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“Since I am working from home, I was surprised to see that the same room can be experienced so differently depending on my mood and the activity I was trying to perform. I think it will be a helpful tool for my work team as we return to our office. I am curious to know how each of us experience our shared spaces. I learned that I like working in my home office more than I thought and will probably make some changes to my work pattern.”

How do the spaces you inhabit affect your mood and performance?

The spaces we occupy have a huge impact on our wellbeing. People have been aware of this for a very long time. The Chinese practice of Feng Shui is 6,000 years old. The ancient Egyptians and Greeks took a lot of care in designing their spaces.

Today, billions of dollars are spent on home and office design, to create spaces meant to optimize satisfaction, wellbeing and productivity.

But each of us is different in how we experience an environment. To create or occupy a space that feels the best for us, we first must be aware of what that space is.

Over the course of one or several days, observe the different physical environments you inhabit to better understand how the sound, light, clutter impacts your sense of wellbeing.

Why did we design this tool the way we did? It sure looks unusual! People have said these look like snowflakes, or alien hieroglyphics.

We deliberately created something that can be drawn anywhere at any time. Something you can doodle in the corner of your notebook or on a napkin wherever you are. It allows you to have a moment of mindfulness, to pay attention to where you are in that moment.

You will find that there is a lot of information packed into that little design — sound, light, clutter, temperature, the presence of others, as well as your current mood and ability to focus. Once you get the hang of it, you will discover that it is quite simple.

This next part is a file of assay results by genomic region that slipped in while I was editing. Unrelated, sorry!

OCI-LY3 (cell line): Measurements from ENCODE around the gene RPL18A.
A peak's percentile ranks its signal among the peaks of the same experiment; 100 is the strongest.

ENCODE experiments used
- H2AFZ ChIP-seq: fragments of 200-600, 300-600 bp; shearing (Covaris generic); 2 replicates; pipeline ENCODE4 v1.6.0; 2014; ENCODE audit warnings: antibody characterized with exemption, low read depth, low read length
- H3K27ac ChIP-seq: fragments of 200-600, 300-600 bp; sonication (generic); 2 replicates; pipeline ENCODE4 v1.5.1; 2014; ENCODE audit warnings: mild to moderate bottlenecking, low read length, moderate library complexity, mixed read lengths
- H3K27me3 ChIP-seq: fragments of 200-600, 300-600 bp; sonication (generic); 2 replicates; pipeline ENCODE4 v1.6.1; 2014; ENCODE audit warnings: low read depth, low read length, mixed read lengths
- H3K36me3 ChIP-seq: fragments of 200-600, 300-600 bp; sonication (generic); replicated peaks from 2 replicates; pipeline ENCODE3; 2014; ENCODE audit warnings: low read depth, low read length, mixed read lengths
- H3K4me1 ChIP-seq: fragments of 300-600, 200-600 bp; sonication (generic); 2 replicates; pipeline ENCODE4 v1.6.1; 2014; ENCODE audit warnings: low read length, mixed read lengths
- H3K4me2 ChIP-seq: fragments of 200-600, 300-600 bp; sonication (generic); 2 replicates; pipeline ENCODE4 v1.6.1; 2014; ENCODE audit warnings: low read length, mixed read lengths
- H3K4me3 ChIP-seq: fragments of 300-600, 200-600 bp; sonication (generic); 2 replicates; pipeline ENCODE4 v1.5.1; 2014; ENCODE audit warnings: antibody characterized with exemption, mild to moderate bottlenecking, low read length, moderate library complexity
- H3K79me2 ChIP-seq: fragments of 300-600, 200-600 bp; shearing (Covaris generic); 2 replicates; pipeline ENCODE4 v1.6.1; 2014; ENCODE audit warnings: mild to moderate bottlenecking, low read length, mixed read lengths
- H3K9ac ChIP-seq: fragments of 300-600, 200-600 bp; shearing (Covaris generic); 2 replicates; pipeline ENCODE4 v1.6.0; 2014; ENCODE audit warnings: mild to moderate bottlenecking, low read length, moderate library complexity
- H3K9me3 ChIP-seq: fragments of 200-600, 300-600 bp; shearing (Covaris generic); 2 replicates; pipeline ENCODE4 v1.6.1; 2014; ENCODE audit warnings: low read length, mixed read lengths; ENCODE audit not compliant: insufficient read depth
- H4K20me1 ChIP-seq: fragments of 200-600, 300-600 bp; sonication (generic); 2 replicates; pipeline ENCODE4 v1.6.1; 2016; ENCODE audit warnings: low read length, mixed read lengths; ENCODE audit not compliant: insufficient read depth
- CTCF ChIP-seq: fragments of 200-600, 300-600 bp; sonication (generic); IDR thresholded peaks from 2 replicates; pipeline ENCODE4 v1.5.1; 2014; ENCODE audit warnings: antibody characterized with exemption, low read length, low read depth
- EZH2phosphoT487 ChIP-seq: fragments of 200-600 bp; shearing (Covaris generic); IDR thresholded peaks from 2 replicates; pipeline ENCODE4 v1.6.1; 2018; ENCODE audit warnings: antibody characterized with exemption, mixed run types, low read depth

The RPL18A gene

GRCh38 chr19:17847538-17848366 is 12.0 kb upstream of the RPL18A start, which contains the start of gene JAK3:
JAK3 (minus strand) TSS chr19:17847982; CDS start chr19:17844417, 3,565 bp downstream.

Impact Stories

“I can see using this tool as a starting point for team members to discuss how to improve work spaces. Sound, temperature and lighting are all subjective. The tool provides a neutral format—maybe with each overlaying the next using different colors so you can see different perspectives.”

“I do really like it and I think it will be really easy to use in the future by just memorizing the little spaces and I can see myself just doodling in the corner what my environment looks like”


Environment instructions, as well as Data Collection and Data Drawing templates, can be found on pages 28–33 of the Mapping Ourselves workbook.

Reflection Questions

After completing your data drawing, answer the following questions to reflect on your data collection and drawing experience.

  • In the creation and evaluation of this drawing, what stood out for you?
  • Do you see possible ways that the environments might be affecting your performance?
  • How does your mood vary across the environments?

Here are some more suggestions for deeper reflection and exploration:

  • How varied are your environments?
  • What types of environments do you find most joyful? most calming? best for focus?
  • What types of sounds, light, clutter, temperature do you find most bothersome?
  • How do your environmental preferences vary by type of activity?
  • What might you do to create more positive environments, or spend more time in positive environments?
Except where noted, this work is licensed under a Creative Commons Attribution-NonCommercial 4.0 International License.